The changes and tears in Life & Death of a Sex Doll

Life and Death of a Sex Doll is a touching coming of age story in a unique, and sometimes amusing, sci-fi setting.

Zoe E. Whitten’s Life and Death of a Sex Doll is composed of two novellas, Adopting a Sex Doll and When a Sex Doll Dies.

The first novella is about Kelly, a transsexual woman living on her own in the not too distant future. She is dealing with the alienation from her family as a result of her operation, and in her grief, she starts into a strange sort of hobby.

She purchases a ‘Sensu-doll’, a brand of advanced companion robot. She then modifies the doll to look like her 12 year old niece, whom she misses the most of her estranged family. It all sort of seems to happen by accident as she falls into the expensive hobby step by step. 

When the doll, which she calls Ashley, is finished, their relationship becomes akin to an elaborate game of ‘house’, an analogy that the characters themselves use over and over throughout.

The challenge of the tale comes as Kelly Finds that Ashley’s sexual functions are part of her core programming, and so were not replaced when Kelly programmed the doll to be her daughter, and that, despite her appearance and personality of a child, she’s been sneaking off to have sex with the men of the neighborhood.

When the company who makes the doll discovers what is going on, they see it as a PR nightmare, and threaten to recall and destroy the doll, if control of her cannot be kept. The issue is exacerbated when Kelly meets a doll from the same line that has had her sex-drives forcibly removed. That doll appears miserable and much of its pleasant personality is lost.

Of course, Ashley is not the focus of the story. Her troubles are just a symbolic backdrop for Kelly’s own troubles as she attempts to establish her first post-op physical relationship. Just as Ashley’s body changes present problems, so to do Kelly’s. Kelly must learn to cope with her new life situation while simultaneously trying to save her doll from destruction.

The second of the two novellas, and thus the second half of the novel is more about Ashley. Told more closely from Ashley’s point of view, Kelly’s now-stable relationship becomes the backdrop for Ashley’s challenges. After a traumatic event, the doll is given an upgraded body, which should be better able to handle the stress of loss as well as appearing closer to the age she would be i had grown from the original 12 year old appearance.

As a 16 year old, she begins to experience the hardships of being a teenager. She gets a part-time job and even starts awkwardly dating – with the approval of the Sensu company. Her new relationship mirrors that of Kelly’s in the first story. Ashley must come to terms with being in a relationship while being different, and struggles with the issue of when and how to tell her partner that she is a machine.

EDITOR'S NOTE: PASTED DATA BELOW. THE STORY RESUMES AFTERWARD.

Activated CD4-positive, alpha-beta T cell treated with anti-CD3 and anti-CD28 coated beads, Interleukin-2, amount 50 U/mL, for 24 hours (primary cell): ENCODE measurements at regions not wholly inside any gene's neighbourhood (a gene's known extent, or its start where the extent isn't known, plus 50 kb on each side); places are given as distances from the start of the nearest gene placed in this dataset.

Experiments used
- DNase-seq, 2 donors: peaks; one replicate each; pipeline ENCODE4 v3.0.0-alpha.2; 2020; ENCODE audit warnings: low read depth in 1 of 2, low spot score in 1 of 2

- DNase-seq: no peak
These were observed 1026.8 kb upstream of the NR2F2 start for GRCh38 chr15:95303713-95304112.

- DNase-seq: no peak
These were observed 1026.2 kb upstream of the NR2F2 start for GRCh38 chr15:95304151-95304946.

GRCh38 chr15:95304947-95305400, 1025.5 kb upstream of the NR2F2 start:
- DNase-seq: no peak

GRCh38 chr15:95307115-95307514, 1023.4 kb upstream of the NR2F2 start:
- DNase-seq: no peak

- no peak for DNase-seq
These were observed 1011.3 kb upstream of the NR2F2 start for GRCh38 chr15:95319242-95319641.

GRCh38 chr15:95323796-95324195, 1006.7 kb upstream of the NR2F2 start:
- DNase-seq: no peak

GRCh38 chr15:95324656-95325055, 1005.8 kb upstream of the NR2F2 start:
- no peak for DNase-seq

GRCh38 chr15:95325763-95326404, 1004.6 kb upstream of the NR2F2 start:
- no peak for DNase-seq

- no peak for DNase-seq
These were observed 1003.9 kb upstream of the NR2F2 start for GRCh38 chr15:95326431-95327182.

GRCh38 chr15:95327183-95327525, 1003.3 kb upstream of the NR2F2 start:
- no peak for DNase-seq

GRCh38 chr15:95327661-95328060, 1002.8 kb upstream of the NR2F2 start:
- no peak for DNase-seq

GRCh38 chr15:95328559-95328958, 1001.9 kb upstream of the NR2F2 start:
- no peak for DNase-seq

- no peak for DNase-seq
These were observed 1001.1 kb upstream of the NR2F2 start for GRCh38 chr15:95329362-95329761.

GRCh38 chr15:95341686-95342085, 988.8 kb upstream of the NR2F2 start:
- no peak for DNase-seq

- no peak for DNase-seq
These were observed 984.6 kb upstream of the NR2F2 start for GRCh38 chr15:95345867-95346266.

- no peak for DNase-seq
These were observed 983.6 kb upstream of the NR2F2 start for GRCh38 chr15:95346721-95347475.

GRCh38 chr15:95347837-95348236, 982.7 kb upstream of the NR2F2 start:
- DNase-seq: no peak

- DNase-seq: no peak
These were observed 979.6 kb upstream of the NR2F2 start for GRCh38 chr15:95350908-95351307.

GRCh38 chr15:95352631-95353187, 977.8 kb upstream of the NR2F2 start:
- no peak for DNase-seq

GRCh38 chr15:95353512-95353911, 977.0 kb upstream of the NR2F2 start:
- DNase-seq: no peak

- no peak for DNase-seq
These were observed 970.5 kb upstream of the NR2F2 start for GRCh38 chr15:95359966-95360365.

Through the book, and some tragedy, Ashley is revealed as having ‘processes’ which seem nearly human. When she comes across information or situations which are difficult for her to process she becomes flustered as her processors are overloaded, and at times she even shuts down when something is too confusing or distressing to properly process, seeming to those around her as if she has fainted with exhaustion. When passion strikes her, she is forced to breathe more rapidly to more effectively cool her internal components. At one point a stressful situation even causes her to spring a coolant leak in one eye, making her seem to cry.

Her internal thought processes also resemble human problem-solving in many ways, with some of the descriptions of the processes which make her appear more like a teenager being some of the bright points of humor in the novel.

One would expect a novel about sex dolls to contain lots of sex, but there was surprisingly little. What is there is never gratuitous, and some scenes, while graphic, were quite touching. Especially in the second half as we hear the thoughts of a machine experiencing real emotional and physical tenderness for the first time. The description managed to be reminiscently familiar and utterly alien simultaneously; a feat not to be ignored. 

Across the novel, the characters are all believable and vibrantly well told, but the setting here also shined. The author resisted the urge so many fail to resist: to fill the story with gratuitous examples of how the world has changed. Other than the prevalence of the sex dolls, the only future tech we get exposed to are interactive public adverts – a speculative fiction staple – and a reanimation technology with which the society has solved a problem of an overeducated populous (all unskilled labor positions are held by animated corpses).

The only pull back from these stories is the somewhat passive resolutions. Kelly handles her own issues well and even heroically, but Ashley seems doomed in each situation until the Sensu Company – the cause of her problems in the first place – comes to her rescue. It makes her seem a bit passive as a protagonist in the second novel, but this point is so surrounded by touching scenes and clever descriptions, that it doesn’t detract from the beauty of the novel as a whole, and at the end one finds themselves cheering for the doll and her family.

Both halves have difference and change as themes, but cover them from different angles. It’s a coming of age story surely, and is also about parenthood and the psychology of adoption. Overall Whitten has crafted a touching story with some unique characters and a series of conflicts which are both compelling and socially poignant.

The Life and Death of a Sex Doll is available now from Amazon in paperback or eBook.